That this tacit agreement can be self-serving is self-evident. That it may be a dated and doomed pre-blogosphere convention is the subject of another essay. For the purposes of this review, suffice to say that there are enough of us out there who know Reeves’s previous work, who respect him, and who know that saying a few good things about the 40th president of the United States does not make a guy a neocon.
In President Reagan: The Triumph of Imagination (Simon & Schuster, $30.00), Reeves has plenty of good things to say about the great champion of conservatism, although a better way to put it is that Reeves lets the story of Reagan’s eight years in the White House unfold organically. Sometimes the old actor comes across as insightful and uncommonly effective, the best of American idealism. Sometimes he comes across as antediluvian and inflexible–the embodiment of that “tired old man” whom, as Don Henley sang, “we elected king.” In other words, this book reads like an honest portrait of an important president of whom liberals were not fond in his time, but who looks better with each passing year.
Why? For starters, Ronald Reagan never took his suit coat off in the Oval Office, let alone his pants. Nor did he indulge himself with self-serving observations about his own style of leadership, or perhaps more significantly, launch a preemptive war–unless one counts the invasion of the little island of Grenada. And Reagan definitely did not boast of using his “political capital,” although he certainly could have.
Reagan ran in a three-man race in 1980–and earned 51 percent of the vote. In a two-man race in his reelection effort, Reagan won 59 percent of the votes. Bill Clinton, by contrast, captured the presidency with 43.5 percent of the vote in a three-man race, and garnered 49 percent of the vote in his reelection bid four years later against Bob Dole and Ross Perot. George W. Bush? Don’t get me started. He took office in 2000 as a 48-percent president without winning a plurality of the vote, and in 2005, he treated his 51-48 reelection margin as some kind of landslide. Reagan never promised to be a “uniter” instead of a “divider,” and he was neither. He did, however, court Democrats assiduously on his tax-cutting budget bill, and kept his word not to campaign against Democrats who supported it.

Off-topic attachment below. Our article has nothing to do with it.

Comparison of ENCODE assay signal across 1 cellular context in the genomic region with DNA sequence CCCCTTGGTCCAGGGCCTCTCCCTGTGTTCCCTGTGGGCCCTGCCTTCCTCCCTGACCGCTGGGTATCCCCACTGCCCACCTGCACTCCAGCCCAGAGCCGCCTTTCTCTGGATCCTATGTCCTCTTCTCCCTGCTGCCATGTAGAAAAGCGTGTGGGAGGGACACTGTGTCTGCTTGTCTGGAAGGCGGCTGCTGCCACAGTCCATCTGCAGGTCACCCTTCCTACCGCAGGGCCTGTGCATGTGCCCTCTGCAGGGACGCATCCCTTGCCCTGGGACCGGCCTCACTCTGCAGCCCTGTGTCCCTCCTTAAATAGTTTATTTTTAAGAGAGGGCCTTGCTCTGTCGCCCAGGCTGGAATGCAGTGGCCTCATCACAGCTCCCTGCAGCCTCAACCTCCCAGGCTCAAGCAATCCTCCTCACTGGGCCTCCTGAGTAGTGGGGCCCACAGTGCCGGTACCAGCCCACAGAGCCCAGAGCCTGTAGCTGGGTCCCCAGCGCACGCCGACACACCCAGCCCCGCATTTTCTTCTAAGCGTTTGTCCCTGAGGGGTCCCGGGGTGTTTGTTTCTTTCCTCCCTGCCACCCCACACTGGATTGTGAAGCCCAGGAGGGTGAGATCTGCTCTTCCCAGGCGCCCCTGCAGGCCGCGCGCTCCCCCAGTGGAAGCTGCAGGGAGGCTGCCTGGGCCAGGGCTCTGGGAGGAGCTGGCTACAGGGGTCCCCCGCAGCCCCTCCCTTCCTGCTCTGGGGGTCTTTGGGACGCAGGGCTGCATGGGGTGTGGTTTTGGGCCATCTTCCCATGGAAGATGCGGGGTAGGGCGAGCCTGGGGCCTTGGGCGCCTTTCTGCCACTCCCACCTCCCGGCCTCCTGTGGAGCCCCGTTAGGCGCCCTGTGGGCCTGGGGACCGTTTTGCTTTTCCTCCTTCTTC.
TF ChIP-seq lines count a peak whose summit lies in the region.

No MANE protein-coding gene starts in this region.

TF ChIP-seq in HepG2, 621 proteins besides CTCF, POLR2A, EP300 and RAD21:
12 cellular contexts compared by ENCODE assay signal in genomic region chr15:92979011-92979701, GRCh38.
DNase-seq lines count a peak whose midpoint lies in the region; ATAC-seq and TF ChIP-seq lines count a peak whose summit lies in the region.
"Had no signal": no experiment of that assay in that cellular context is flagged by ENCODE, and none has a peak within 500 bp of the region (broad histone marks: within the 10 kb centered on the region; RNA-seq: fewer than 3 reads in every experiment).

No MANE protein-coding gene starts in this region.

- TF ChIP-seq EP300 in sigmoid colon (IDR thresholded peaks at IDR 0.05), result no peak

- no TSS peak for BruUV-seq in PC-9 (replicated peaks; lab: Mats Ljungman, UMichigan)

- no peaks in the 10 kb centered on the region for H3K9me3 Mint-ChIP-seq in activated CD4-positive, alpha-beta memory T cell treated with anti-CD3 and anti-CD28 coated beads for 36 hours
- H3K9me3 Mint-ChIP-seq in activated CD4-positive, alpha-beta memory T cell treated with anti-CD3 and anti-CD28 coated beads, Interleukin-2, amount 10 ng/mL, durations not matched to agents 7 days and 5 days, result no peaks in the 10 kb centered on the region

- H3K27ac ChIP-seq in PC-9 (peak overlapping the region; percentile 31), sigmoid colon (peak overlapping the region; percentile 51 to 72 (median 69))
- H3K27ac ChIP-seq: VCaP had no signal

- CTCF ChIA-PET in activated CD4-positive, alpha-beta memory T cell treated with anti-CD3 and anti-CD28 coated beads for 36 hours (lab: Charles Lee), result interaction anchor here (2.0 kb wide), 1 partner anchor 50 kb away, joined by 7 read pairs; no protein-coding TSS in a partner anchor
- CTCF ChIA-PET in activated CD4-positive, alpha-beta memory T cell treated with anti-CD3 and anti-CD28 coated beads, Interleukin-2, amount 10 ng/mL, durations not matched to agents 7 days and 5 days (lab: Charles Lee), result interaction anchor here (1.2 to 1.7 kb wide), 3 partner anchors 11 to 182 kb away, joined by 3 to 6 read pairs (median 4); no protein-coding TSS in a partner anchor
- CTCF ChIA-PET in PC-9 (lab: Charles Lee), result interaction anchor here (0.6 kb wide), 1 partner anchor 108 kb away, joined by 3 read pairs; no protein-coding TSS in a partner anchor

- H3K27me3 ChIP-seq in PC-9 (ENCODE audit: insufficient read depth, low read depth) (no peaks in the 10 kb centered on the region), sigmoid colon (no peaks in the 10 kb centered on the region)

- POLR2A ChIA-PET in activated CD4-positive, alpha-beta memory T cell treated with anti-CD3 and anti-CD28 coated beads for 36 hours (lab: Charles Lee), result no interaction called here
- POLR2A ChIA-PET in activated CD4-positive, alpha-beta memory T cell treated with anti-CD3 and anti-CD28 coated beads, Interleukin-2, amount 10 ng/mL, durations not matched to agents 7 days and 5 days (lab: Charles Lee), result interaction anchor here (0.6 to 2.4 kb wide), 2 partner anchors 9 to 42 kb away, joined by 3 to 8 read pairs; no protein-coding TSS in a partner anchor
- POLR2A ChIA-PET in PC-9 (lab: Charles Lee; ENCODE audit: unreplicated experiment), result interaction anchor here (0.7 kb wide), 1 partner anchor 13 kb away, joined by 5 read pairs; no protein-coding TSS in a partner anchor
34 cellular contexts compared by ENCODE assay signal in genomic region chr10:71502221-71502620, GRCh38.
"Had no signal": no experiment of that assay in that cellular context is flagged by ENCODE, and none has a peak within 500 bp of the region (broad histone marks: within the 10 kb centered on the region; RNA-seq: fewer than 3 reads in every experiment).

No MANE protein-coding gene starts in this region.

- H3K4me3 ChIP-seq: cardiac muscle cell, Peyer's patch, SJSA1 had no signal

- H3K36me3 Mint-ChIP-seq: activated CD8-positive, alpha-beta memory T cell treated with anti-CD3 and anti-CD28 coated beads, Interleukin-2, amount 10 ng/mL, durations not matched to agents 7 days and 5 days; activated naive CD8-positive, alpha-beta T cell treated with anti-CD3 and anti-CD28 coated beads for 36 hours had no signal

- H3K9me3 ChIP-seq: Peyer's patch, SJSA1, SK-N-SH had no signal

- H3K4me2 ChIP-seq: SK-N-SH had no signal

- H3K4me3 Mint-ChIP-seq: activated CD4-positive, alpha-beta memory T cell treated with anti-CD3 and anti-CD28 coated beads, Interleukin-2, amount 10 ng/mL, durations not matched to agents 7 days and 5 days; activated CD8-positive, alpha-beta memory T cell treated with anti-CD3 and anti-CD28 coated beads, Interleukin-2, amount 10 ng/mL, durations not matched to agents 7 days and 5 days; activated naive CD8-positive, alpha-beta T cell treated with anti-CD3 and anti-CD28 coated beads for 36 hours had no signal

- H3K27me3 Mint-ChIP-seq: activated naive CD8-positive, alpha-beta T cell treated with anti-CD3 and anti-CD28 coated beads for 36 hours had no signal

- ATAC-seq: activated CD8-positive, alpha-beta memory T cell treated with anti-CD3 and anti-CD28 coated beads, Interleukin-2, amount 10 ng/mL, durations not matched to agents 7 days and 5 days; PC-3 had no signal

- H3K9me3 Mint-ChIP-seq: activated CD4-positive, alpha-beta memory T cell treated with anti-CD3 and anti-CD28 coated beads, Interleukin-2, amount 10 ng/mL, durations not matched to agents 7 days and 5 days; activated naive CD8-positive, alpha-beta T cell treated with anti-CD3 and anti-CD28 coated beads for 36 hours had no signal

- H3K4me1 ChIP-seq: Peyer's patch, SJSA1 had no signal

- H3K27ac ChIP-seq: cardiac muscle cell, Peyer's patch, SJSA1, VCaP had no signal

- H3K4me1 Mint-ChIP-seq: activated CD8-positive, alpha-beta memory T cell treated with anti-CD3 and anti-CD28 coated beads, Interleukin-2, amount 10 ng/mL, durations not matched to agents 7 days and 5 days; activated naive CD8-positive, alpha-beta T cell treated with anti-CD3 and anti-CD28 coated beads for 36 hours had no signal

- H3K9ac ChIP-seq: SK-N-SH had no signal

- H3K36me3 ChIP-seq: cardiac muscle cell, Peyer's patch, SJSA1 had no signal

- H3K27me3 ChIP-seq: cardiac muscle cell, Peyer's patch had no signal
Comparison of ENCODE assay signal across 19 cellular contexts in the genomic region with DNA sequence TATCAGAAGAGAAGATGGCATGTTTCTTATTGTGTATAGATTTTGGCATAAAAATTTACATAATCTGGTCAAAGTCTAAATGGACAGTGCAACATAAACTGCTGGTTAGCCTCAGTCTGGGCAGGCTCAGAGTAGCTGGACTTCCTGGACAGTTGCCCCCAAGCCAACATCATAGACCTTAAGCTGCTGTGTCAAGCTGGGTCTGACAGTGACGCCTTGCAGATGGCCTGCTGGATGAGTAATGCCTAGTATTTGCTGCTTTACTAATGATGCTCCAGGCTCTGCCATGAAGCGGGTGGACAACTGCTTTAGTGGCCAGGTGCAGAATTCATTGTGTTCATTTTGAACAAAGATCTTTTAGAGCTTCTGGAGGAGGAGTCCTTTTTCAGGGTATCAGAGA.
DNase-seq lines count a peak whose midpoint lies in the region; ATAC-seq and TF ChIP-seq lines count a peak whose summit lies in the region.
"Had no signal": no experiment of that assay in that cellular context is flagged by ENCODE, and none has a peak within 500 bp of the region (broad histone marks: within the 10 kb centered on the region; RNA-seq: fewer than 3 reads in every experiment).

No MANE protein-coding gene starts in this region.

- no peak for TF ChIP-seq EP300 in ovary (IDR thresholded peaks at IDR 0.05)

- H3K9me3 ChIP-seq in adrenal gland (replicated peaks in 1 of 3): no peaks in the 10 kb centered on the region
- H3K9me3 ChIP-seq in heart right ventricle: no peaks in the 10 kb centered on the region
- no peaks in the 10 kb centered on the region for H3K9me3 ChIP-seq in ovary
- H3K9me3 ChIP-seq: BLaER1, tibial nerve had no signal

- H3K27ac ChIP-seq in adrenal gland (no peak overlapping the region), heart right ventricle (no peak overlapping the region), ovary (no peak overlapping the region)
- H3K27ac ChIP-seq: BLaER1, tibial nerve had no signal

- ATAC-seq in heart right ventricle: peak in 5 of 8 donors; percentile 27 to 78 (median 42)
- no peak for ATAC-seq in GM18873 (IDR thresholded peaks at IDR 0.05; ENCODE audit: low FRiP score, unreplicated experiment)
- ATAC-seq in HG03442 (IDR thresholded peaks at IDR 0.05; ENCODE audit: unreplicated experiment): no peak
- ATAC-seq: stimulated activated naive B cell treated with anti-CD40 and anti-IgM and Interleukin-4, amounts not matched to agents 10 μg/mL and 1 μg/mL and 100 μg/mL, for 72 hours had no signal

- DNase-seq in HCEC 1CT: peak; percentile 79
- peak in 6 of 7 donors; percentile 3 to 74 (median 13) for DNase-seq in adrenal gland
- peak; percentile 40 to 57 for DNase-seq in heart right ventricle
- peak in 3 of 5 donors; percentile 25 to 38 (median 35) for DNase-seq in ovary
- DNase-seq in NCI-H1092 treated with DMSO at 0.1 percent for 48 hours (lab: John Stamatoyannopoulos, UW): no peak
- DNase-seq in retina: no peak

Reeves’s narrative style does not lend itself to such contrasts–I don’t believe George W. Bush is mentioned in this book once–but those who wonder where Reeves would come down in a comparison between the 40th and 43rd presidents have not been reading the author’s syndicated column. (Recent samples: “President Bush: I am the Law!” or “Is George Bush the Worst President Ever?”)
Lest we get too nostalgic, however, Reaganomics remains a difficult dish to swallow whole. Reagan ran in 1980 on a promise to balance the cut taxes, build up the military, and balance the federal budget. Those goals were incompatible, and Reagan’s priorities became clear when he blew a hole in the federal deficit, leaving literally trillions of dollars in national debt to future generations.
Other Reagan priorities were troubling to liberals then and remain so today. Classifying catsup as a “vegetable” for purposes of complying with school lunch nutritional programs, as the Reagan administration did, was little more than a public relations gaffe, but the media seized on it because it was a symbol for something real: Reagan’s proposed (and in some cases effectuated) spending cuts in inner -city housing, poverty-intervention plans, mass transit, legal services and other programs that benefit the neediest among us–most especially AIDS patients, whom Reagan didn’t acknowledge publicly for years.
And while Reagan always bristled when adversaries suggested a racist motive to any of his policies or statements, he exhibited insensitivity about racial and ethnic imagery in several high-profile instances. The Cadillac-driving “welfare queen” invoked in Reagan’s stump speeches was a real person, but launching his 1980 campaign in Philadelphia, Miss.–where three civil rights workers were slain in 1964–at a time Barry Goldwater was championing states rights (and Reagan was championing Goldwater) was obtuse in the extreme. So was his decision, recounted meticulously in Reeves’s book, to put German chancellor Helmut Kohl’s feelings ahead of those of Holocaust survivors at a wreath-laying “reconciliation event” in Bitburg, at a West German cemetery that included Nazi soldiers who’d served in units of the murderous Waffen SS.
Two years later, on another visit to Germany on the occasion of Berlin’s 750th anniversary, Reagan was hoping to provide a worthy encore to John F. Kennedy’s famous 1963 Ich bin ein Berliner speech. The communist bloc’s response to that speech had been to build the Berlin Wall, and Reagan now wanted to call on Mikhail Gorbachev to dismantle it. Conventional thinkers on the White House payroll, including chief of staff Howard Baker, deemed this impulse counterproductive and argued against it. Reeves recreates the final prep session between Reagan and speechwriter Peter Robinson.
Reagan: Now, I’m the president, aren’t I?
Robinson: Yes sir!
Reagan: So I get to decide?
Robinson: Yes sir!
Reagan: Well, then, the line stays in.